WTO head pushes for reform and reglobalization

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The head of the WTO has called for greater efforts to fight deglobalization in world trade at a conference in Switzerland.

The director-general of the World Trade Organization (WTO) has urged countries to reject protectionism and also emphasized the need for the organization to reform in order to support an effective multilateral trading system.

Delivering the keynote address at last week's World Chambers Congress in Geneva, Ngonzi Okonjo-Iweala spoke of the benefits of globalized trade, while acknowledging that recent economic shocks have led to major risks for its future.

One of the biggest threats is the fragmentation of trade systems. Economists at the WTO have warned that the world may split into two rival blocs, with the US and China at the forefront of competing factions. If this happens, it could reduce global GDP by more than five percent in the long run, with the biggest impact being felt by the least developed countries.

Ms Okonjo-Iwaela urged governments and organizations to push back against these risks, which she said would also harm global supply chain resiliency as well as being more costly.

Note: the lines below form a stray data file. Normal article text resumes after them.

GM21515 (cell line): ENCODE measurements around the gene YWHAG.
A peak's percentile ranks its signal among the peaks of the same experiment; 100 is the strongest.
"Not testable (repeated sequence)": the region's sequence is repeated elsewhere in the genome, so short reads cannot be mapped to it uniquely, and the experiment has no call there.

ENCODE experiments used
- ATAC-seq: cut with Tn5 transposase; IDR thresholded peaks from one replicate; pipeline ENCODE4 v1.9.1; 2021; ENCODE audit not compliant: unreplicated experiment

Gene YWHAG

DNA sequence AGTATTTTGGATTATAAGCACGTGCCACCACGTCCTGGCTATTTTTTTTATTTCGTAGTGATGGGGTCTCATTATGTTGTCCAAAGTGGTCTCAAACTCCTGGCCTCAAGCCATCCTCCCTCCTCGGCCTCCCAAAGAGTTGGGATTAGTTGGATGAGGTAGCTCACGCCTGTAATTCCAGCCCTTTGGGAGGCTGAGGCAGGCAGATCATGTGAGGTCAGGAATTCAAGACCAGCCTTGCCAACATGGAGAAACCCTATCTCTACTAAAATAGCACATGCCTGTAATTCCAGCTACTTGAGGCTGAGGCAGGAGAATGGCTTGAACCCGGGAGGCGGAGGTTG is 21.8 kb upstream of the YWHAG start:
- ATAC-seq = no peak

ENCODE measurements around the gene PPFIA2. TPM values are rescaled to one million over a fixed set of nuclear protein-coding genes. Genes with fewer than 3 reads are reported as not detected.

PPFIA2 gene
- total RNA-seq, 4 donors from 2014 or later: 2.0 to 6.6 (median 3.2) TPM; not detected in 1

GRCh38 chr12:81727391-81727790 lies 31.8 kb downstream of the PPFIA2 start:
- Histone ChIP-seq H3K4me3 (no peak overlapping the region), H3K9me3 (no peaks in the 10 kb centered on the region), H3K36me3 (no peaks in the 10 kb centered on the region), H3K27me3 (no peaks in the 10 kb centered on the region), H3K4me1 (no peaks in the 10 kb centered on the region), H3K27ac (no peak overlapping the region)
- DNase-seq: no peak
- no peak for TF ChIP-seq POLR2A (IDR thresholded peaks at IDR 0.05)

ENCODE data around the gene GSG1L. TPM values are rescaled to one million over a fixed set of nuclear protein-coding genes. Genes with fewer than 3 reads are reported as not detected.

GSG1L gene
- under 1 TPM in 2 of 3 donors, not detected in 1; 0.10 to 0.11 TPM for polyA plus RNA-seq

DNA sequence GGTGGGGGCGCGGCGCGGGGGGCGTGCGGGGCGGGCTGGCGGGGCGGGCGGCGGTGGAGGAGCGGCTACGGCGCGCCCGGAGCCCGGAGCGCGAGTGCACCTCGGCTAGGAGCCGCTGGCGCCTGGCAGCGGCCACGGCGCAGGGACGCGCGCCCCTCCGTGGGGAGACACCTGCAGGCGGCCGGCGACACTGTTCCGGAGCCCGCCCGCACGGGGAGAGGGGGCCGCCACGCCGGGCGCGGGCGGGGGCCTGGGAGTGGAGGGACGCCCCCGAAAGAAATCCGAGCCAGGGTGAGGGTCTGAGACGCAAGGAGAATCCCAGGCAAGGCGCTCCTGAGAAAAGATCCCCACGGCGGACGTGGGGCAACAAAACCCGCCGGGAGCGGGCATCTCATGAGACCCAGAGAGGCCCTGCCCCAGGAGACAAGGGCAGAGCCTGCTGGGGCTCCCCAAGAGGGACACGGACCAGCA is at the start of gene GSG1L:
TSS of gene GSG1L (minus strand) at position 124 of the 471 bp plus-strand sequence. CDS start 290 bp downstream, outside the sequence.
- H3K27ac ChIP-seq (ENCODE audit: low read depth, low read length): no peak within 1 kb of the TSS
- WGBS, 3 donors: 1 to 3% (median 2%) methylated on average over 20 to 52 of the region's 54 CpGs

“A better path forward is what we are calling ‘reglobalization’: deeper, more deconcentrated markets, achieved by bringing more people and places from the margins of the global economy to the mainstream.” she continued.

Improved diversification would also make it more difficult for countries to weaponize supply chains and interdependencies. One example given by the director-general was critical minerals, where global trade is currently dominated by a few select players.

She noted that while some minerals themselves are not particularly rare, the technology needed to extract and process them is often costly and out of reach of developing countries, which reduces options for many traders.

While there is a clear need for reform of the WTO, especially in areas such as its dispute resolution mechanisms, Ms Okonjo-Iwaela also highlighted the advantages of the system. For instance, she noted that the organization's Information Technology Agreement has removed tariffs on almost $3 trillion worth of trade, while its Trade Facilitation Agreement has cut red tape and made it cheaper and faster to move goods across borders. 

"The system works. Yes, parts of it need to be fixed. We need to fix what needs fixing. We don't need to throw the baby out with the bathwater," she stated.